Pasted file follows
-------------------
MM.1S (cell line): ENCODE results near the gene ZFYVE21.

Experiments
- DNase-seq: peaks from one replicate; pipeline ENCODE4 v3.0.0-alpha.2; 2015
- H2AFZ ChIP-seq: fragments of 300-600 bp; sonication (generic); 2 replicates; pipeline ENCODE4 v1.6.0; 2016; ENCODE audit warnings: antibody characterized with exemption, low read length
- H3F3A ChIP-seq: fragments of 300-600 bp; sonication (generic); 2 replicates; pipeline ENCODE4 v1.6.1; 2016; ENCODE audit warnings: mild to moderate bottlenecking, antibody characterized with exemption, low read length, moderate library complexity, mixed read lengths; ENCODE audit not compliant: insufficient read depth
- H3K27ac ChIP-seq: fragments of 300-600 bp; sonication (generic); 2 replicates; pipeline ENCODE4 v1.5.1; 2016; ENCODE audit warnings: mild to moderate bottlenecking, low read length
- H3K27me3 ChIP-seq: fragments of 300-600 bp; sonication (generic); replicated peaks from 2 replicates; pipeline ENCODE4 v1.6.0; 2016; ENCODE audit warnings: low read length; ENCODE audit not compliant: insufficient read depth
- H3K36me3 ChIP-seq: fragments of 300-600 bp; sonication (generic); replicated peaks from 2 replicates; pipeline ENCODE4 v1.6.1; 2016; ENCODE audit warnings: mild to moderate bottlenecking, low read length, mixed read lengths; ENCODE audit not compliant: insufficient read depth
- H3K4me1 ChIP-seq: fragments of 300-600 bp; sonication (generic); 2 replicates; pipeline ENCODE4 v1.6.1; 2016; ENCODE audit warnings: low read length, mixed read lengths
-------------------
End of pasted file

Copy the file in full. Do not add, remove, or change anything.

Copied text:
MM.1S (cell line): ENCODE results near the gene ZFYVE21.

Experiments
- DNase-seq: peaks from one replicate; pipeline ENCODE4 v3.0.0-alpha.2; 2015
- H2AFZ ChIP-seq: fragments of 300-600 bp; sonication (generic); 2 replicates; pipeline ENCODE4 v1.6.0; 2016; ENCODE audit warnings: antibody characterized with exemption, low read length
- H3F3A ChIP-seq: fragments of 300-600 bp; sonication (generic); 2 replicates; pipeline ENCODE4 v1.6.1; 2016; ENCODE audit warnings: mild to moderate bottlenecking, antibody characterized with exemption, low read length, moderate library complexity, mixed read lengths; ENCODE audit not compliant: insufficient read depth
- H3K27ac ChIP-seq: fragments of 300-600 bp; sonication (generic); 2 replicates; pipeline ENCODE4 v1.5.1; 2016; ENCODE audit warnings: mild to moderate bottlenecking, low read length
- H3K27me3 ChIP-seq: fragments of 300-600 bp; sonication (generic); replicated peaks from 2 replicates; pipeline ENCODE4 v1.6.0; 2016; ENCODE audit warnings: low read length; ENCODE audit not compliant: insufficient read depth
- H3K36me3 ChIP-seq: fragments of 300-600 bp; sonication (generic); replicated peaks from 2 replicates; pipeline ENCODE4 v1.6.1; 2016; ENCODE audit warnings: mild to moderate bottlenecking, low read length, mixed read lengths; ENCODE audit not compliant: insufficient read depth
- H3K4me1 ChIP-seq: fragments of 300-600 bp; sonication (generic); 2 replicates; pipeline ENCODE4 v1.6.1; 2016; ENCODE audit warnings: low read length, mixed read lengths